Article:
Health & Medical Mental Health

What Every Parent of an ADHD Child Should Know - The Side Effects of Stimulants

Have you heard the controversy around the side effects of stimulants? It's important enough to spend some time investigating.
Living with a child who has been diagnosed with ADHD can be tough.
Teachers, parents, friends, and siblings can become frustrated with the child's inability to sit still and concentrate.
ADHD can be detrimental to a child's schoolwork and friendships, and, to a conscientious caregiver, it may seem like the best solution to ADHD is one that can take care of the symptoms the most quickly - prescription psychostimulants.
But what are the side effects of stimulants? Recent studies have uncovered loads of problems with psychostimulants, of which the following are just a sample:
  • Psychostimulants can cause appetite suppression, which can lead to severe weight loss, especially in younger children.
  • One of the side effects of stimulants is growth suppression.
    Many children who have taken stimulants for extended periods of time are under-weight and under-height for their age group.
  • Stimulants can cause severe headaches.
  • Stimulants are addictive, so the child's intake of the medicine must be carefully monitored; also, children coming off of a psychostimulant can experience withdrawal symptoms.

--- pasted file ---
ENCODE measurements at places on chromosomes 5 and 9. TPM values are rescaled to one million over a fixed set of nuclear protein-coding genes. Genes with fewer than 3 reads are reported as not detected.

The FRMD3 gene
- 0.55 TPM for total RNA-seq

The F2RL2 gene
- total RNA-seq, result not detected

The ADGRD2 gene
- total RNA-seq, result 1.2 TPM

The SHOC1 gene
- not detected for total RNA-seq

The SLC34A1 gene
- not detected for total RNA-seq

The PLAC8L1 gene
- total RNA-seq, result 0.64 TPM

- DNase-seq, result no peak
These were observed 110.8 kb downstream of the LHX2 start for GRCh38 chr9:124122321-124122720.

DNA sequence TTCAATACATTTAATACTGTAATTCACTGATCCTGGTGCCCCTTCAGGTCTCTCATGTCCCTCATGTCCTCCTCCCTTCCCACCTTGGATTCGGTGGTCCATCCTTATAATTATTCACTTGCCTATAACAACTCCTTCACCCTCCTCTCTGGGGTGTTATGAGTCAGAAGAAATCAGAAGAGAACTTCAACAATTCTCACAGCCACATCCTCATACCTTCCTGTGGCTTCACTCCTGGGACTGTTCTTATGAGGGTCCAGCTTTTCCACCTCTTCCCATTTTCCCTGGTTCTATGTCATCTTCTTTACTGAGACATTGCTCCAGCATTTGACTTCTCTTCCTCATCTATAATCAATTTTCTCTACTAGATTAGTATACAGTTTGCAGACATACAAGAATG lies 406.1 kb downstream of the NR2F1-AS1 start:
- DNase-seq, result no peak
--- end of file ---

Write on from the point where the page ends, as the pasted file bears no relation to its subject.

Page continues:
• These drugs can cause heart problems ranging from high blood pressure to angina.
  • Psychostimulants can cause rebounds, in which the symptoms of ADHD come back even stronger than before the child was taking a stimulant, or violent mood swings.
  • Psychostimulants can cause sleeping problems, which can affect a child's academic performance and social life.
These problems with psychostimulants are just a few items from a long, long list of the possible side effects of stimulants that are often prescribed to ADHD children.
The scariest part is that scientists and doctors don't even know what stimulants will do to a child's mental and physical development over a long span of time, since research hasn't been conducted on adults who were on stimulants as children.
Also, some of these side effects - rebounds, mood swings, sleeping problems, etc.
- are indistinguishable from the symptoms of ADHD itself.
What you may not know is that there are alternative, natural ways to treat ADHD.
These therapies, which can include such measures as behavior counseling, time management, dietary changes, and homeopathic remedies, are not the overnight cures that psychostimulants can seem to be, but they have no long-term or short-term side effects and are extremely save, and very effective.
These non-drug treatments for ADHD are also widely available and are usually much more affordable than traditional ADHD drugs.
So if you're living with a child who has been diagnosed with ADHD, make sure you know what you're getting into before you begin trying any kind of therapy, whether it is based on drugs or not.
As you make decisions with and for your child, be sure you understand all the side effects of stimulants your doctor might want to prescribe, and don't be afraid to fight for the right to help your child alleviate his symptoms with gentler and more natural therapies.

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